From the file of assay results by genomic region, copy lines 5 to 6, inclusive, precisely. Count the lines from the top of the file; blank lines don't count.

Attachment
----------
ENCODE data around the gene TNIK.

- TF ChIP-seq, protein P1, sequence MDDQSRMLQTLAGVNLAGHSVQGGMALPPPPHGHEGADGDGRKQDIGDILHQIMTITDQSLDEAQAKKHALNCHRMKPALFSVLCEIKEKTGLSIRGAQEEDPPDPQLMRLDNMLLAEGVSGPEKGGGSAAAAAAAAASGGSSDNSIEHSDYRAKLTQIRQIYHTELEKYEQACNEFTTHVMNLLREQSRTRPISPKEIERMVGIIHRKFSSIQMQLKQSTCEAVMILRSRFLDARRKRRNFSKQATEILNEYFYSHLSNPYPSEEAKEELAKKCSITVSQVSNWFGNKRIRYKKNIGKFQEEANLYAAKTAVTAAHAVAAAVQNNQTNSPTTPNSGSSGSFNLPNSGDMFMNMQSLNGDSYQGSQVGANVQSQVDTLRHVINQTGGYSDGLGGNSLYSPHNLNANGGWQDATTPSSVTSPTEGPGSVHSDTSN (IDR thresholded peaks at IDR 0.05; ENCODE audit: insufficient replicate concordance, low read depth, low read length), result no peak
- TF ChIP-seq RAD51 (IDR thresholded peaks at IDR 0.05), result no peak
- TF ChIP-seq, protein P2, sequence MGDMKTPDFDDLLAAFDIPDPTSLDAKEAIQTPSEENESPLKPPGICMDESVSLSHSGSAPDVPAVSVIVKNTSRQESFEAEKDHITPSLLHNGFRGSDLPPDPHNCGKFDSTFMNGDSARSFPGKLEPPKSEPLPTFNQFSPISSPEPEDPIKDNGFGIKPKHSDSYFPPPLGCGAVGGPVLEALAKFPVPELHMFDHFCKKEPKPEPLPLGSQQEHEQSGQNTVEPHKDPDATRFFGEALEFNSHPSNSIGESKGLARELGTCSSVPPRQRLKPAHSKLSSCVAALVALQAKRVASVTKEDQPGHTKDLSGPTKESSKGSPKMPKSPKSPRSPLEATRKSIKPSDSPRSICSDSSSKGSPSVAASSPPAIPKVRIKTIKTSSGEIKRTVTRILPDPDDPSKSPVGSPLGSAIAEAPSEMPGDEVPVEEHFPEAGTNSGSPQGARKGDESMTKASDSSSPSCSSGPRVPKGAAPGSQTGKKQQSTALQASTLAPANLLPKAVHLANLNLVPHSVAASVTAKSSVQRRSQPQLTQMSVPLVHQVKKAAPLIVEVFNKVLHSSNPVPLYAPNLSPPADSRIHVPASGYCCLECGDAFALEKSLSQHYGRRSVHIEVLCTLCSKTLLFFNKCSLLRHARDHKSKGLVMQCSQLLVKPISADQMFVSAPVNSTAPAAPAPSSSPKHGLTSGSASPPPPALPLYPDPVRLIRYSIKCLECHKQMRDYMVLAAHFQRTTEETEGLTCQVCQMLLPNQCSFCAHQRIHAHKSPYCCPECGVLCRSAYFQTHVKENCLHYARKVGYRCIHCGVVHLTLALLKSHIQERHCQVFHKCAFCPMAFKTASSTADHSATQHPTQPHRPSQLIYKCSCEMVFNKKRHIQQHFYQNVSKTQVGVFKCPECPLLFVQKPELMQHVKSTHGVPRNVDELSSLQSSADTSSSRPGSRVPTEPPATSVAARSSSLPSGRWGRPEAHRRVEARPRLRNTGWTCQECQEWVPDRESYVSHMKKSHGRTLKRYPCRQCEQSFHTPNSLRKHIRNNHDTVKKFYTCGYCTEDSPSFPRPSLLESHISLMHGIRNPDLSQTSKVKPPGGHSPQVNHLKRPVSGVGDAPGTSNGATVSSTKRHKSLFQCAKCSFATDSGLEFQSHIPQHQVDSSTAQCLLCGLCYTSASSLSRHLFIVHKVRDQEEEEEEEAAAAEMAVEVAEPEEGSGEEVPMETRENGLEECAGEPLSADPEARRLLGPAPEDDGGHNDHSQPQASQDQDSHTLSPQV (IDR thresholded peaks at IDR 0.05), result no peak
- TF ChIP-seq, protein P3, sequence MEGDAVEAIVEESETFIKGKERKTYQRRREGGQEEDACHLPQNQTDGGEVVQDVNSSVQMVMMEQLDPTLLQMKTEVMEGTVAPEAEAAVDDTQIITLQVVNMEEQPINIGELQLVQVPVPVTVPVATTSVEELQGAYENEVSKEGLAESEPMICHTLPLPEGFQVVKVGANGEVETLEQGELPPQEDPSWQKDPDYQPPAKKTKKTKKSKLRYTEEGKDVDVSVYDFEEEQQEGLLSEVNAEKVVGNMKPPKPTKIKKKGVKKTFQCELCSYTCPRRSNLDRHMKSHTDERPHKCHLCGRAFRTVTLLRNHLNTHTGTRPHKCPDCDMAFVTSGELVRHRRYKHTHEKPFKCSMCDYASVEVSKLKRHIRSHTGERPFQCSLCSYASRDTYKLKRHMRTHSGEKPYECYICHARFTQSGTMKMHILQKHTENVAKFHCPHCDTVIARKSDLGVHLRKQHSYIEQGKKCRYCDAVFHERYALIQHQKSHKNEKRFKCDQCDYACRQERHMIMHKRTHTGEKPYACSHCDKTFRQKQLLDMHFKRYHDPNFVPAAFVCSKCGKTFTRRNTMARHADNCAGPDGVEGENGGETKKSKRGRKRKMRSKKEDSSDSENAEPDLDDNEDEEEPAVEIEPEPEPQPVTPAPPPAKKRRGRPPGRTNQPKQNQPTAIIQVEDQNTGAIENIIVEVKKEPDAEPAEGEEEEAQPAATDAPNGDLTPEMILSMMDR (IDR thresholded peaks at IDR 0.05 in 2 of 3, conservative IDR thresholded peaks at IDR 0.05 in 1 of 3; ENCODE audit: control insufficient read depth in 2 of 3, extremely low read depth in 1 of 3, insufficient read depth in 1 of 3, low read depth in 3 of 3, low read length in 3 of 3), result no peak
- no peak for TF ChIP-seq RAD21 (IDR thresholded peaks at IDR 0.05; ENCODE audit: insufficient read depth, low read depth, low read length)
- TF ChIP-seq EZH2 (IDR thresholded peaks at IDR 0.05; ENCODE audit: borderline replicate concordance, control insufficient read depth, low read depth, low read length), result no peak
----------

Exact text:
- TF ChIP-seq, protein P3, sequence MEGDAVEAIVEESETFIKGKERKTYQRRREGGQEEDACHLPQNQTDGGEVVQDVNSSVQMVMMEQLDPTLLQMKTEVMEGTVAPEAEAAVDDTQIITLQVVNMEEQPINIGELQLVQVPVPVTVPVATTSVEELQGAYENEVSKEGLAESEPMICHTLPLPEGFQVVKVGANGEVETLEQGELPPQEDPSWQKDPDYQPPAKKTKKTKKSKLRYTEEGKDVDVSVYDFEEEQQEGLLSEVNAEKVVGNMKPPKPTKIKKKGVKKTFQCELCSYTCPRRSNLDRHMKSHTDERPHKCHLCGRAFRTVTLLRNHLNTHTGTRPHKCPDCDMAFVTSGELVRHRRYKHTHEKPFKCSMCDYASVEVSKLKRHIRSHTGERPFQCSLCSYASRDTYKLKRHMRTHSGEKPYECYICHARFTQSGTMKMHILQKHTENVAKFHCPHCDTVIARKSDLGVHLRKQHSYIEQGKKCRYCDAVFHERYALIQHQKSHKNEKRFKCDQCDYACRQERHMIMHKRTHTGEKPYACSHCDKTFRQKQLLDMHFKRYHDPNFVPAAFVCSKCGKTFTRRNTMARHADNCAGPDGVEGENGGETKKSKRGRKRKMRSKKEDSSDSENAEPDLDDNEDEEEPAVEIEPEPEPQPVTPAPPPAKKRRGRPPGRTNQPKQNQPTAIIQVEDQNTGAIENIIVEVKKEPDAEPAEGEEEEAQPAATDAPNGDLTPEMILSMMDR (IDR thresholded peaks at IDR 0.05 in 2 of 3, conservative IDR thresholded peaks at IDR 0.05 in 1 of 3; ENCODE audit: control insufficient read depth in 2 of 3, extremely low read depth in 1 of 3, insufficient read depth in 1 of 3, low read depth in 3 of 3, low read length in 3 of 3), result no peak
- no peak for TF ChIP-seq RAD21 (IDR thresholded peaks at IDR 0.05; ENCODE audit: insufficient read depth, low read depth, low read length)